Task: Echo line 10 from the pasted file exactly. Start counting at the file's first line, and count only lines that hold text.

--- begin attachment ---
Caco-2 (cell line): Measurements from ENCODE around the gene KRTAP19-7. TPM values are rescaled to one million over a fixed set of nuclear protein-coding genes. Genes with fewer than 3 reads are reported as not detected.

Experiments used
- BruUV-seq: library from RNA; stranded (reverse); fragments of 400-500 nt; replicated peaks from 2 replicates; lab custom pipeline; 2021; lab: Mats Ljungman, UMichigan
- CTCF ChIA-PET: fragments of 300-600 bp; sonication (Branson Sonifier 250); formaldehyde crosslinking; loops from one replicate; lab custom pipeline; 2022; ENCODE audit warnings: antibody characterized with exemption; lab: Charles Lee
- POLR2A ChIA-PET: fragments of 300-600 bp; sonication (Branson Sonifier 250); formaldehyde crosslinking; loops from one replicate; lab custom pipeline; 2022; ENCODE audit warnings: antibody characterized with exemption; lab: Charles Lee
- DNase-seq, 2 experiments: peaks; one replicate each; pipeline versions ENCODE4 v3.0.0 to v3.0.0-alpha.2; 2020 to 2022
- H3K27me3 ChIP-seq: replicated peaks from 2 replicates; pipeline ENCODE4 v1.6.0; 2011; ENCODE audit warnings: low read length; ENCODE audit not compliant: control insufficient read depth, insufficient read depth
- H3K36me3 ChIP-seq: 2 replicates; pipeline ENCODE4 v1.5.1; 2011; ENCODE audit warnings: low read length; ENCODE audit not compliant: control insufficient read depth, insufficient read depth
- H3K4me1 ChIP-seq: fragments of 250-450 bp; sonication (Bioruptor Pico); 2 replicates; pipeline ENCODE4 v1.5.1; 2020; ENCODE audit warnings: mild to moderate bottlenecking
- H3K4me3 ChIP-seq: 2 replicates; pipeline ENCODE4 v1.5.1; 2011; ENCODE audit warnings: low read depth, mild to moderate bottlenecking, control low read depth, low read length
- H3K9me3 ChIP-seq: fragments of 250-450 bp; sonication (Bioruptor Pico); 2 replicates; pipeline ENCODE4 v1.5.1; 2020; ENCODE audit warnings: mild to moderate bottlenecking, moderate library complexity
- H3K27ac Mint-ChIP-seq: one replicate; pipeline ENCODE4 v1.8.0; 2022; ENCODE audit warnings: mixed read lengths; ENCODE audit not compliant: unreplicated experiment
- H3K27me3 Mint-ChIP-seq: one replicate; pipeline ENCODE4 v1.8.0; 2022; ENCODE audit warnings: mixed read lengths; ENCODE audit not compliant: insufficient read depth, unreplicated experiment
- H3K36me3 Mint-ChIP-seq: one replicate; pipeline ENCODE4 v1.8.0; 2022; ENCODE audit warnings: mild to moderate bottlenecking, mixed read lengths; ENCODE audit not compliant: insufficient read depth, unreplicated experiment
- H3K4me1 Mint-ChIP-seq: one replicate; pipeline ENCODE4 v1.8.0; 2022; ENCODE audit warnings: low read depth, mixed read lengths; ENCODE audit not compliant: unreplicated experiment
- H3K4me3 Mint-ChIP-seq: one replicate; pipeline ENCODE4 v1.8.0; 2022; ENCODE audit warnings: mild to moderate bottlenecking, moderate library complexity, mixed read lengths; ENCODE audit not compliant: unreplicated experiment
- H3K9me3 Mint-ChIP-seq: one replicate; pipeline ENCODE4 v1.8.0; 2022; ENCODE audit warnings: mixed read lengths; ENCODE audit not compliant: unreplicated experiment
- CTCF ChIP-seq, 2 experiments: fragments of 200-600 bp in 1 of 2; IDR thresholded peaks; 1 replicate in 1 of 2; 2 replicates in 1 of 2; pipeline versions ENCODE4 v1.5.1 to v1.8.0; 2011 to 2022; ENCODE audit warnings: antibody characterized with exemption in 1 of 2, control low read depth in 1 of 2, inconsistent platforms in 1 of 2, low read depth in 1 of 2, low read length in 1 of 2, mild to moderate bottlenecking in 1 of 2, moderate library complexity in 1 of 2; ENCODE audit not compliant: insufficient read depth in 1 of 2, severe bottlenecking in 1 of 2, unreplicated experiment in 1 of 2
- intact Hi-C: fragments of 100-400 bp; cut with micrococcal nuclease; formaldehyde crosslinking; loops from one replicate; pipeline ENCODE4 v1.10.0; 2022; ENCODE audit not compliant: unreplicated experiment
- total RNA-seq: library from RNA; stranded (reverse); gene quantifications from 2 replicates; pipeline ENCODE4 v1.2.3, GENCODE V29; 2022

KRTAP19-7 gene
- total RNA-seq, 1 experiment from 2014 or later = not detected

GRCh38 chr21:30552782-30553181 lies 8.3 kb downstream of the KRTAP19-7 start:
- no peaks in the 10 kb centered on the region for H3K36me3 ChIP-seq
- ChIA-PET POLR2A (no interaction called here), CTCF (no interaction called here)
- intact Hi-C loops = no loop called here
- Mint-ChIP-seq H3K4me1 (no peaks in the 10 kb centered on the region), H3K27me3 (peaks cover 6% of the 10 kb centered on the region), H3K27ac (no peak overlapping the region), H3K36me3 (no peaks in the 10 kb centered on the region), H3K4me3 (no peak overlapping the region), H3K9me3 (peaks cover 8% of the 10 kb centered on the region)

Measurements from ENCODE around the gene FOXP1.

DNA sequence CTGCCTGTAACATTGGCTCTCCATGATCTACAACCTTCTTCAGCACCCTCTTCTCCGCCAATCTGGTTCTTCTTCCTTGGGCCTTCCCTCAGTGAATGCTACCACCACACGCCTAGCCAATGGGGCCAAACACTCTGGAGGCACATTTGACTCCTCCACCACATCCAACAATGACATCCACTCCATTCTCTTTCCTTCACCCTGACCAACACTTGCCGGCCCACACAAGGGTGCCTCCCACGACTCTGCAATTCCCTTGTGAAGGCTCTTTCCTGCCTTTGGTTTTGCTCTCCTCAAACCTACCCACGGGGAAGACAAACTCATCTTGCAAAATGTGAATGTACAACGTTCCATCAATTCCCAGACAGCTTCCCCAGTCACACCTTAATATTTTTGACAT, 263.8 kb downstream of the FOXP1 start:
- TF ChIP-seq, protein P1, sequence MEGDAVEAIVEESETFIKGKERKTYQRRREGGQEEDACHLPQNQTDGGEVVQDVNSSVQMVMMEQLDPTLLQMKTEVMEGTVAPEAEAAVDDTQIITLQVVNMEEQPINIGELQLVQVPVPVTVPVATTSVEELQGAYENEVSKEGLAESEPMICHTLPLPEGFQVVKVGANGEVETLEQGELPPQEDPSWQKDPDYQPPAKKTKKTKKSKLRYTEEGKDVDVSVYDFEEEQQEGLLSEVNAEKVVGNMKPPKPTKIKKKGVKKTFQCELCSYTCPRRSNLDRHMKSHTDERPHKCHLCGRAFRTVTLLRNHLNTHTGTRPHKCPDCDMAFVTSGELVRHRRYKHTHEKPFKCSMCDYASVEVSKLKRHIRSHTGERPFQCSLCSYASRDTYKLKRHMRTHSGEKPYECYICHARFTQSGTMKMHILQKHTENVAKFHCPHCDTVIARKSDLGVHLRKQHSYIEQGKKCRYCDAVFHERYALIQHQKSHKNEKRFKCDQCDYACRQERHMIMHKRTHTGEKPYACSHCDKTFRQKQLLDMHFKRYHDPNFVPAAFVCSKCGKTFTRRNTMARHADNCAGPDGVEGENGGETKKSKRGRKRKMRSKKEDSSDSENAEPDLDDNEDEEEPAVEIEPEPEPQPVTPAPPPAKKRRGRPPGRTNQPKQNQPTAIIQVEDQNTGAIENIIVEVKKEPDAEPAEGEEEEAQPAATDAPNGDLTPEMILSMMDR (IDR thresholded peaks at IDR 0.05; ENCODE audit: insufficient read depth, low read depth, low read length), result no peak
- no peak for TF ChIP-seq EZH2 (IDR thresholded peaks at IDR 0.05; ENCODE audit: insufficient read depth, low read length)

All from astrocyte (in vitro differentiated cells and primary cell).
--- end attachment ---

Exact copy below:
- H3K4me3 ChIP-seq: 2 replicates; pipeline ENCODE4 v1.5.1; 2011; ENCODE audit warnings: low read depth, mild to moderate bottlenecking, control low read depth, low read length